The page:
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Prevention of Recurrent Attacks of Hereditary Angioedema (HAE): Berotralstat and Its Oral Bioavailability

Authors Diaz-Menindez M, Morgenstern-Kaplan D, Cuervo-Pardo L, Alvarez-Arango S, Gonzalez-Estrada A 

Received 4 October 2022

Accepted for publication 27 February 2023

Published 30 March 2023 Volume 2023:19 Pages 313—317


Checked for plagiarism Yes

Review by Single anonymous peer review

Peer reviewer comments 2

Editor who approved publication: Professor Garry Walsh

Maximiliano Diaz-Menindez,1 Dan Morgenstern-Kaplan,2 Lyda Cuervo-Pardo,3 Santiago Alvarez-Arango,4,5 Alexei Gonzalez-Estrada6

1Division of Pulmonary, Allergy, and Sleep Medicine, Department of Medicine, Mayo Clinic, Jacksonville, FL, USA; 2Department of Internal Medicine, University of Miami/Jackson Health System, Miami, FL, USA; 3Division of Rheumatology, Allergy and Clinical Immunology, Department of Medicine, University of Florida, Gainesville, FL, USA; 4Division of Clinical Pharmacology, Department of Medicine, Johns Hopkins University School of Medicine, Baltimore, MD, USA; 5Division of Allergy and Clinical Immunology, Department of Medicine, Johns Hopkins University School of Medicine, Baltimore, MD, USA; 6Division of Allergy, Asthma and Clinical Immunology, Department of Medicine, Mayo Clinic, Phoenix, AZ, USA

Correspondence: Alexei Gonzalez-Estrada, Division of Pulmonary, Allergy and Sleep Medicine, Department of Medicine, 5777 E. Mayo Blvd, Phoenix, AZ, 85054, USA, Tel +1 480-301-4284, Fax +1 480-301-4041, Email [email protected]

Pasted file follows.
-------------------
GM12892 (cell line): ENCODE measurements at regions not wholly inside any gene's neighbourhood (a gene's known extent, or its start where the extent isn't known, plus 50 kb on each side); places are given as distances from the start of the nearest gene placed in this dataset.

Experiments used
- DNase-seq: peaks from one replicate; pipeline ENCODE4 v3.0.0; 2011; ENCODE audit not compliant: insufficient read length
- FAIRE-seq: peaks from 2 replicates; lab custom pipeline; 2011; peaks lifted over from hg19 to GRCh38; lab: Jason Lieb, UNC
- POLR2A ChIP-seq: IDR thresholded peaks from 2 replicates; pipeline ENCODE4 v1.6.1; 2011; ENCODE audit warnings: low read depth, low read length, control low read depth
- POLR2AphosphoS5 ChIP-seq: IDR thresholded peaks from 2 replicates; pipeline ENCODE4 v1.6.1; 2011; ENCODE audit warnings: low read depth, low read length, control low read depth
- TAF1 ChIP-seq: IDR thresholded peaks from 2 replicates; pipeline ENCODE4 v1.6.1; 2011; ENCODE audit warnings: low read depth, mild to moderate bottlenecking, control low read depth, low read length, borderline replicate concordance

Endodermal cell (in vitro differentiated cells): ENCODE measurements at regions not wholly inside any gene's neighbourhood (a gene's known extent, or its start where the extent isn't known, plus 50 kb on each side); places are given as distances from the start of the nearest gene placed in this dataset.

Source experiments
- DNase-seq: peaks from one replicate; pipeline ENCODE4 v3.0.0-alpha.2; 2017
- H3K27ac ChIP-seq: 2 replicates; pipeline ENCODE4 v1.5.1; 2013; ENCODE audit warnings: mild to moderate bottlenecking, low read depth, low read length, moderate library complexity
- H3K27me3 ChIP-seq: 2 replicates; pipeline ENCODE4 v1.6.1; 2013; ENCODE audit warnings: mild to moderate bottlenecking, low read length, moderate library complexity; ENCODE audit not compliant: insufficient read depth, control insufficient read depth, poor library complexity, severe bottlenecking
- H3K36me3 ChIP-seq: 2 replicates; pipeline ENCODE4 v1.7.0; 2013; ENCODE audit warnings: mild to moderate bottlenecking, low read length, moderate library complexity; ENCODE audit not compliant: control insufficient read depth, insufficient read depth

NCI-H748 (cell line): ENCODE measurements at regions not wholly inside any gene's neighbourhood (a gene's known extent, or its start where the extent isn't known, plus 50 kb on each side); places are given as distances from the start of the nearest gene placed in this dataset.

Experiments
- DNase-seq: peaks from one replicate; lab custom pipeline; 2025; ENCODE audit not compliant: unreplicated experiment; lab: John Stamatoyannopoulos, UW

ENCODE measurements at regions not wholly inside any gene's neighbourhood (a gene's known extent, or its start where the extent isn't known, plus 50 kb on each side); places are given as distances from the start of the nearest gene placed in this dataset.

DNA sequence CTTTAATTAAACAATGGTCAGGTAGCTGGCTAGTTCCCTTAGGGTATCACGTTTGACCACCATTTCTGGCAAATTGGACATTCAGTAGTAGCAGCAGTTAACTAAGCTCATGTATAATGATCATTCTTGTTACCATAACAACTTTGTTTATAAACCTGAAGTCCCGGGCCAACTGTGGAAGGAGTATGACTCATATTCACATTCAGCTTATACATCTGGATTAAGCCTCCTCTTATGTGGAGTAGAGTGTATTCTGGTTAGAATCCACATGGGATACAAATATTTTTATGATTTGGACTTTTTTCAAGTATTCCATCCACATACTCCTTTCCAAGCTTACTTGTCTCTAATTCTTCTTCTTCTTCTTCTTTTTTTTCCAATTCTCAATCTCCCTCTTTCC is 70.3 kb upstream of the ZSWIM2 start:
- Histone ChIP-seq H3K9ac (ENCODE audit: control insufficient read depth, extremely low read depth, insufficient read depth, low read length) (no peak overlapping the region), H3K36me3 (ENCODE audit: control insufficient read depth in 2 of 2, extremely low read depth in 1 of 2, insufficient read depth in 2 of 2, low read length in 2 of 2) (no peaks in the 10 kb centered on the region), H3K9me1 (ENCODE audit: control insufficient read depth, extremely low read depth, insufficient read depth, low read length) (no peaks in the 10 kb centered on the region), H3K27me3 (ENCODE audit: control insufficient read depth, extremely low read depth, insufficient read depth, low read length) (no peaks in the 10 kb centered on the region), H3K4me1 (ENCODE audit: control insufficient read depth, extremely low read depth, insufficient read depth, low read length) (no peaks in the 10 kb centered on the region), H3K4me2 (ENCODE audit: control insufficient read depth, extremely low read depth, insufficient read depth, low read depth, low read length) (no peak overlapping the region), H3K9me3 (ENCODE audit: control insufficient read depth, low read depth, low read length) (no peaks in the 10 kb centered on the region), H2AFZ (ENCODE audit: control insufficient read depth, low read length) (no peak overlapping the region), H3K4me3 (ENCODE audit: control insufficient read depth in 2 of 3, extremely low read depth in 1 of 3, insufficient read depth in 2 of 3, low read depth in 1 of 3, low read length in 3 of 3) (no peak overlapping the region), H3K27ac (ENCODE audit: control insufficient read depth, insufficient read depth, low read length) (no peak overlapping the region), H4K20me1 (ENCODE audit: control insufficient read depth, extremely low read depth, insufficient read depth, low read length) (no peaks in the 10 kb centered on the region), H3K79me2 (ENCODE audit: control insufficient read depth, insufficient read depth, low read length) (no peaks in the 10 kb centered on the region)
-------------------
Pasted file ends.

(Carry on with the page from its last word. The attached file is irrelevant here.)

Abstract: Hereditary angioedema (HAE) is a condition characterized by episodes of cutaneous and submucosal edema. Angioedema of the extremities and abdominal attacks are the most common manifestations of the disease. It can also affect the upper airways with the potential of becoming life-threatening. The two most common causes of HAE are a deficiency of C1 inhibitor (classified as type 1 HAE) or a dysfunction of C1 inhibitor (type 2 HAE). A malfunction or deficiency of C1 inhibitor leads to an overactivated plasma kallikrein (an inflammatory vasoactive peptide), that increases bradykinin, mediating the angioedema episodes in patients with HAE. To minimize the difficulties of this pathology and to improve patients’ quality of life, prevention of this condition is essential. Berotralstat is a unique option for oral administration for routine prophylaxis. This drug acts by binding to kallikrein and reducing its plasma activity, lowering bradykinin levels. Open-label studies have demonstrated the effectiveness of a single daily dose of berotralstat 150 mg in preventing HAE attacks. This review aims to examine studies performed to elucidate the efficacy, safety, and tolerability of berotralstat.